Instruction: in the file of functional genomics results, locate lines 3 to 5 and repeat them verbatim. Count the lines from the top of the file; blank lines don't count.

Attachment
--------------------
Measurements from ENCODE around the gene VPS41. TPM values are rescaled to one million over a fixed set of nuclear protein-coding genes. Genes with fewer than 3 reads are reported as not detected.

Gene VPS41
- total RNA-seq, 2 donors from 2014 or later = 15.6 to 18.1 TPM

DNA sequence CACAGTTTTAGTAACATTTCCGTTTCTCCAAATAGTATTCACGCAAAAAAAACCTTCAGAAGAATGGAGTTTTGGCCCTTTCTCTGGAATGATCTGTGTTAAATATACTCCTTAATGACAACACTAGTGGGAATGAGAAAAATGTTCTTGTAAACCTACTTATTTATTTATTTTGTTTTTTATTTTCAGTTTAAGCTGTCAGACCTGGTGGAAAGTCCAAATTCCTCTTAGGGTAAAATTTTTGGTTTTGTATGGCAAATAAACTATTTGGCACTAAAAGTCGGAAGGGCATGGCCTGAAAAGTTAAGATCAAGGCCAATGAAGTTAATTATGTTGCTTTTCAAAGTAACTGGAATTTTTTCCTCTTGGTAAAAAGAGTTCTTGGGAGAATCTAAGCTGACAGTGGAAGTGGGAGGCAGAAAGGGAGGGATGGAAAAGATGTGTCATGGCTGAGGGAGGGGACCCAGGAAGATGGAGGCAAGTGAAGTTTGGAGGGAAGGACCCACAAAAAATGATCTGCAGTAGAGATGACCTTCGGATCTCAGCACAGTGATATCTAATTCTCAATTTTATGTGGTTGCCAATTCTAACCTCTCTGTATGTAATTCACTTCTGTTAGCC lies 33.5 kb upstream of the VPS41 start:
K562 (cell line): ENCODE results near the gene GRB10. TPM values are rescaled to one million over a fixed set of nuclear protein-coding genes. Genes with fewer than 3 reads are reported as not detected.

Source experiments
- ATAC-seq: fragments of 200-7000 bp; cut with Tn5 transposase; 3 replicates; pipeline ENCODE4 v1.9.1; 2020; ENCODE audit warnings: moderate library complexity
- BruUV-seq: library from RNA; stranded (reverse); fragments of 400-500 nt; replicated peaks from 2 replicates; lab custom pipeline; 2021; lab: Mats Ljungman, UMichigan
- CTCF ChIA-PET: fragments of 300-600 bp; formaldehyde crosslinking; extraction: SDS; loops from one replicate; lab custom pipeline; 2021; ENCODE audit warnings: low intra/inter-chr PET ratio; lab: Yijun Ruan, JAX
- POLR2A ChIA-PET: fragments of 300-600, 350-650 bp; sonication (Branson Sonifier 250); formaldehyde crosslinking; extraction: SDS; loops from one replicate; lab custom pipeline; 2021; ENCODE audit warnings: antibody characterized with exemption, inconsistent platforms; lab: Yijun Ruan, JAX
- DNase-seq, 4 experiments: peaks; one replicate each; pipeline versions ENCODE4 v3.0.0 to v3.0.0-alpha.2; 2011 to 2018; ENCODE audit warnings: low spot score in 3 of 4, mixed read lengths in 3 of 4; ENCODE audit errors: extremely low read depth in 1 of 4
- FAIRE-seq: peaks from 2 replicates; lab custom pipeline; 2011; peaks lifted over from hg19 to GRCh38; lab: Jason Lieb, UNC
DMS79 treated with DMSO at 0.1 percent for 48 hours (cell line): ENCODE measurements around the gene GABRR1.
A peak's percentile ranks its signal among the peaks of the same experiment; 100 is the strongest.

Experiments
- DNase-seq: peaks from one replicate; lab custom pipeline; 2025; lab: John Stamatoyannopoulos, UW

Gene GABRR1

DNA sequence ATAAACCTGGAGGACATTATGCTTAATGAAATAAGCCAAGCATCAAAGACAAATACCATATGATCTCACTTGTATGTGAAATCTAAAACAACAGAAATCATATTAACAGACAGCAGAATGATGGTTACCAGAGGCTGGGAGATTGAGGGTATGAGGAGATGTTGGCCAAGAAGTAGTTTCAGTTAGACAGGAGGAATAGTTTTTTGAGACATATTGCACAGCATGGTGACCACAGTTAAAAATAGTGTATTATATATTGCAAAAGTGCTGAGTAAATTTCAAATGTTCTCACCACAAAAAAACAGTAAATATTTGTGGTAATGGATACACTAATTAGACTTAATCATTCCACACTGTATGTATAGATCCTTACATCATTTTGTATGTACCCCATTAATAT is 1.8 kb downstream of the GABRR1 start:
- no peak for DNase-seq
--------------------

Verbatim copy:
- total RNA-seq, 2 donors from 2014 or later = 15.6 to 18.1 TPM

DNA sequence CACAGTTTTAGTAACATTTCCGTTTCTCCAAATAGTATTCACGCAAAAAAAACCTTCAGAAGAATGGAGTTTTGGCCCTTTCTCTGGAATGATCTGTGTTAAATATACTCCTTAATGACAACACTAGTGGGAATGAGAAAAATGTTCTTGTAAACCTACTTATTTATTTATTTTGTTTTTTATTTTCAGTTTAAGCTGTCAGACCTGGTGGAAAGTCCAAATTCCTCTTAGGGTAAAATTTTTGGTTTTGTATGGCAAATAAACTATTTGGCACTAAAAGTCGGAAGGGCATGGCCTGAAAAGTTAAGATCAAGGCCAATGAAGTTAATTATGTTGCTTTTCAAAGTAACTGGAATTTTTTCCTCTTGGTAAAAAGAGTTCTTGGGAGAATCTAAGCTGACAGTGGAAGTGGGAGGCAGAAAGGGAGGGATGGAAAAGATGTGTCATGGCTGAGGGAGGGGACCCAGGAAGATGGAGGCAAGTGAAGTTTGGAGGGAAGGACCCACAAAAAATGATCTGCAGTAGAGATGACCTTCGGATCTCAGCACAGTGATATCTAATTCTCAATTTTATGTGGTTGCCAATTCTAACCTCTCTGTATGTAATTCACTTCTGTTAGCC lies 33.5 kb upstream of the VPS41 start:
K562 (cell line): ENCODE results near the gene GRB10. TPM values are rescaled to one million over a fixed set of nuclear protein-coding genes. Genes with fewer than 3 reads are reported as not detected.